Despite the mild sexism, I’ve always been a fan of seinen manga. Perhaps it’s because the story tends to be deeper, and the characters tend to be bolder and more in-your-face. Who doesn’t love the violent fights for justice and the constant search for manliness? What does it take to be a man amongst men? What a delicious question.
The best word to describe Sanctuary would be classic. This is one of those “man-amongst-men” seinen mangas that captures the reader with its themes on political corruption and crime syndicates. Ryoichi Ikegami provides art that has all the stylishness of early 1990s manga (which was when it was published) and the writings were provided by Sho Fumimura, the infamous writer of the manga Fist of the North Star.
The story focuses on two childhood friends, Hojo Akira and Asami Chiaki, who decide to take two different paths and reform Japanese society. One takes the path of light and becomes a political advisor, while the other goes underground and joins the Yakuza (Japanese mafia). Due to their shared past, the two possess incredible instincts and unparalleled ambition as fight for their dream of building a sanctuary in Japan.
The writing shows great sensitivity to social trends and mentalities which remain relevant today. It avoids the simple extremes that writers tend to default to – “Government bad, everyman good!”. Even antagonists are well motivated, so that even if a reader does not agree with the view they can at least understand their thinking.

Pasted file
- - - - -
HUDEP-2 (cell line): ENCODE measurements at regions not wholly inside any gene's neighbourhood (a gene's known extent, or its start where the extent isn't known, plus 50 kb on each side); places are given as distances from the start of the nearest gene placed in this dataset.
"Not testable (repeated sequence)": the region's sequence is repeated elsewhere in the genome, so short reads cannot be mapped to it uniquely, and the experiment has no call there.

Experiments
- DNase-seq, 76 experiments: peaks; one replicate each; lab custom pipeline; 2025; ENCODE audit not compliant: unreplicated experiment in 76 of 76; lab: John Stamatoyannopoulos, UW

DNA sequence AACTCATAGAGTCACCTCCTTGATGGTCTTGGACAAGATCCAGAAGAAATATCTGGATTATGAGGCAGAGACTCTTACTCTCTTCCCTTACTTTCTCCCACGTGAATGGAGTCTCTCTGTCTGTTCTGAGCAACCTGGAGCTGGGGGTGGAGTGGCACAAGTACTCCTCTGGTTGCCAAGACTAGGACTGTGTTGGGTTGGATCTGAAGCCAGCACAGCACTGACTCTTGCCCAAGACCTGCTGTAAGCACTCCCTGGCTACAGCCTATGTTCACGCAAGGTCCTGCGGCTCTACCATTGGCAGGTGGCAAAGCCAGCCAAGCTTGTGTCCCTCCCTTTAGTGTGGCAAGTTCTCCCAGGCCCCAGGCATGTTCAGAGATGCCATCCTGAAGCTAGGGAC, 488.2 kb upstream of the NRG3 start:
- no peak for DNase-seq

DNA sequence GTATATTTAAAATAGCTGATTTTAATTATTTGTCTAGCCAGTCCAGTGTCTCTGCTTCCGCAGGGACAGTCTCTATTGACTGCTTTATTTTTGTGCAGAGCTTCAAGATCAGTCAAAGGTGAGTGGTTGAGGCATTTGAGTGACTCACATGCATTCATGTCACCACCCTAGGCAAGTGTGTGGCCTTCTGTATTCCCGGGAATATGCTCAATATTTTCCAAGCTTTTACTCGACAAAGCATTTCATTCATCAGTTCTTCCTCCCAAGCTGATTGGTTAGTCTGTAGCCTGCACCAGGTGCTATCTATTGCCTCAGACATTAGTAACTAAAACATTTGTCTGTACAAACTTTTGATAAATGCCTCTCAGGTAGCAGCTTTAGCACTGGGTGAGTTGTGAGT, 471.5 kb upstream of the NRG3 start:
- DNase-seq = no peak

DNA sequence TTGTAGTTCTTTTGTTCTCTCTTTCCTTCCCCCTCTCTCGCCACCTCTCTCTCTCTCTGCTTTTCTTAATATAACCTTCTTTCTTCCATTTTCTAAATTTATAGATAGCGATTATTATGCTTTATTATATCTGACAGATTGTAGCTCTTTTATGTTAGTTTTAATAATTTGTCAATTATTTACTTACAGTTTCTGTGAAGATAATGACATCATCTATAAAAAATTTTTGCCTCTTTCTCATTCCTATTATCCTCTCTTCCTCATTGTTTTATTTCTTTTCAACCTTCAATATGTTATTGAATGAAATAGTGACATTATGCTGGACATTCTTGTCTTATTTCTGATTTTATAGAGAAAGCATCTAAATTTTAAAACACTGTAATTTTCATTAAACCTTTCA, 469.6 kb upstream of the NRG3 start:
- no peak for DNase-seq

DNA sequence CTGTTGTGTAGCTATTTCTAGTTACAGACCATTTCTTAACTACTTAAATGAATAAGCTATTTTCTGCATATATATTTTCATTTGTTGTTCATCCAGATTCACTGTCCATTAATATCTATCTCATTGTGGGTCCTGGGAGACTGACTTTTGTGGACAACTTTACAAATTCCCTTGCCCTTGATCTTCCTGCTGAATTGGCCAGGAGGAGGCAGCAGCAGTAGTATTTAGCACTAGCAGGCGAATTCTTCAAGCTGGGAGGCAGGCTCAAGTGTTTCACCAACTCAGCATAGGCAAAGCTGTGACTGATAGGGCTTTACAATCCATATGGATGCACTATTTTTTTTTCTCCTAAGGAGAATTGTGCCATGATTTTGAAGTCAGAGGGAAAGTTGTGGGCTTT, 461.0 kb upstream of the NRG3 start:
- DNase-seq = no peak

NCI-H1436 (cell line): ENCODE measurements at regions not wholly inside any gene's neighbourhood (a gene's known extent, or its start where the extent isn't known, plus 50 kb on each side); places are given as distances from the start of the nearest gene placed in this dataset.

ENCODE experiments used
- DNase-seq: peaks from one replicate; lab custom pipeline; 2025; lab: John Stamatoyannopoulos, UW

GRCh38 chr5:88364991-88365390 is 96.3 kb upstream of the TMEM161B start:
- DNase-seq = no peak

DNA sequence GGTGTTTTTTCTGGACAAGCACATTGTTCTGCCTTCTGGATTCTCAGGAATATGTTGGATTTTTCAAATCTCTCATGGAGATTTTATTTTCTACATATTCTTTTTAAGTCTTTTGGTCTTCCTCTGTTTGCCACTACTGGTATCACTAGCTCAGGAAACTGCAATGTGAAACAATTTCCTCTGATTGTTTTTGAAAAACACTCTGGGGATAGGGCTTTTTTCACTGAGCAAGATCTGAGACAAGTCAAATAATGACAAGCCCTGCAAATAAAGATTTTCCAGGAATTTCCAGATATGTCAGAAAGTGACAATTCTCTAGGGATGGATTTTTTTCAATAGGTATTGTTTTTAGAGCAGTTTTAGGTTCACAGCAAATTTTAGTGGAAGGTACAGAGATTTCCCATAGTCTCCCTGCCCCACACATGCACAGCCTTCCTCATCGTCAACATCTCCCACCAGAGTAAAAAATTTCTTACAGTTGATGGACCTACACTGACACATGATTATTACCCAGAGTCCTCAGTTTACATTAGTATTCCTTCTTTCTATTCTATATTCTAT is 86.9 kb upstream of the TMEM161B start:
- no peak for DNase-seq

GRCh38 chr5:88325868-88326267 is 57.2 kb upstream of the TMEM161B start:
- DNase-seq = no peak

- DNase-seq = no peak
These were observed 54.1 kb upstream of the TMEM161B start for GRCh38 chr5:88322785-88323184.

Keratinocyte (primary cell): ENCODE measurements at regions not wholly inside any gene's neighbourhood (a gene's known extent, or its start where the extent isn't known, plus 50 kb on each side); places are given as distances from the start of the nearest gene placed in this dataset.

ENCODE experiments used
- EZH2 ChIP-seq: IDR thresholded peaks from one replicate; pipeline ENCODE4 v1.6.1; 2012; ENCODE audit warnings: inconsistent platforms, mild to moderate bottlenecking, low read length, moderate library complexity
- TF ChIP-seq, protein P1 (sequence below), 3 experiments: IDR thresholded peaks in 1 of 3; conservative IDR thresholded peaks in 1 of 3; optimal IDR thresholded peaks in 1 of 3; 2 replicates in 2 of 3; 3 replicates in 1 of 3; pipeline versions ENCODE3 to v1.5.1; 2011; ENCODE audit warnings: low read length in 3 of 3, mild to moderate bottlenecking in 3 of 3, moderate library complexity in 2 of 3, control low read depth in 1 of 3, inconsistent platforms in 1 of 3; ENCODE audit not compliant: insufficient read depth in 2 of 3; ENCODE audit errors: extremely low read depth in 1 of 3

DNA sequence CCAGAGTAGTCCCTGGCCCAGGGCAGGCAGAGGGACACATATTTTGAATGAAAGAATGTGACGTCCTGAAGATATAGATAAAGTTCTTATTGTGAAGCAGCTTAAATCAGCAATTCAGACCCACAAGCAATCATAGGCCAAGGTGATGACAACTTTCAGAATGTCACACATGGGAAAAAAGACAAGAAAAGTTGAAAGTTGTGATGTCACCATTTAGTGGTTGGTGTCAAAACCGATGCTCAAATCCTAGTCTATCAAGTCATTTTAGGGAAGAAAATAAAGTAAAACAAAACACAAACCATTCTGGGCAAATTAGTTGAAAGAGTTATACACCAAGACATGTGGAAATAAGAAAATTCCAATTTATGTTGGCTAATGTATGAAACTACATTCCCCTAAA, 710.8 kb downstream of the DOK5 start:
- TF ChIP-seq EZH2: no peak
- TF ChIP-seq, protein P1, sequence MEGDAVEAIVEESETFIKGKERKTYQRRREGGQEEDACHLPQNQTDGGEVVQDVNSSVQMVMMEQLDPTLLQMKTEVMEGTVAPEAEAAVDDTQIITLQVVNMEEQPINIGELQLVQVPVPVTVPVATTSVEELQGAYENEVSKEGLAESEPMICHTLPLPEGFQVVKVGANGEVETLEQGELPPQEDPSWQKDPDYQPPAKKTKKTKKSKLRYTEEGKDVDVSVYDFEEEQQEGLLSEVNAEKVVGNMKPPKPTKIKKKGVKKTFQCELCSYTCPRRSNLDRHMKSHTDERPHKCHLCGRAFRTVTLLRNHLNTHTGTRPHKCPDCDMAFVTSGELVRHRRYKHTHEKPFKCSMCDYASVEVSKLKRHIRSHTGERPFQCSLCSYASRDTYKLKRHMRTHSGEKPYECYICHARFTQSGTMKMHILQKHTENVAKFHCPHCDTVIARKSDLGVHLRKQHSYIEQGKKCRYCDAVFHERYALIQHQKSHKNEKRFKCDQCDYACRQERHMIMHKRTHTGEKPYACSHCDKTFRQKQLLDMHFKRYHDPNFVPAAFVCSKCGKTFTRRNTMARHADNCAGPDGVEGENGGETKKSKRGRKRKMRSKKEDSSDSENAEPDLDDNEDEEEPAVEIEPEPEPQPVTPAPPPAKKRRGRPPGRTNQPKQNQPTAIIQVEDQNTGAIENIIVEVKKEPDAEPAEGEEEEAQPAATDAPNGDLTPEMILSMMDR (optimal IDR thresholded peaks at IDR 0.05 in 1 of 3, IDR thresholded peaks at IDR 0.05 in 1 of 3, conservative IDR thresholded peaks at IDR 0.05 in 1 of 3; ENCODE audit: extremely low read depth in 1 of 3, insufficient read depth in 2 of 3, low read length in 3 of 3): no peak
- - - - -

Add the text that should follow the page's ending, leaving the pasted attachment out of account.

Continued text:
Each (male) character is well thought out and complex, and each man plays a part in illustrating the bigger picture. The women are well written characters as well, but as soon as one shows up, I end up thinking “Someone’s getting laid!”. Then again, the same thing can be said for almost all seinen manga.
As I mentioned before, Ryoichi Ikegami’s art is stylish and solid. He is constantly commissioned to do more complex manga due to his dramatic drawing style, which plays heavily with ink. My only gripe with his work is that we tend to get the same head-on look for each panel, and there is little variation from there. One could argue that this is intentional as part of the story, but a little change in angle would have been nice for breaking up the artwork. Still, this is not detrimental in anyway to the work’s overall quality.
All in all, Sanctuary is a wonderful series that cannot be put down once picked up. It is a must read for anyone who loves stories with sex, violence, dirty dealings and fights for justice.
And if you don’t like any of those things, you’re really missing out.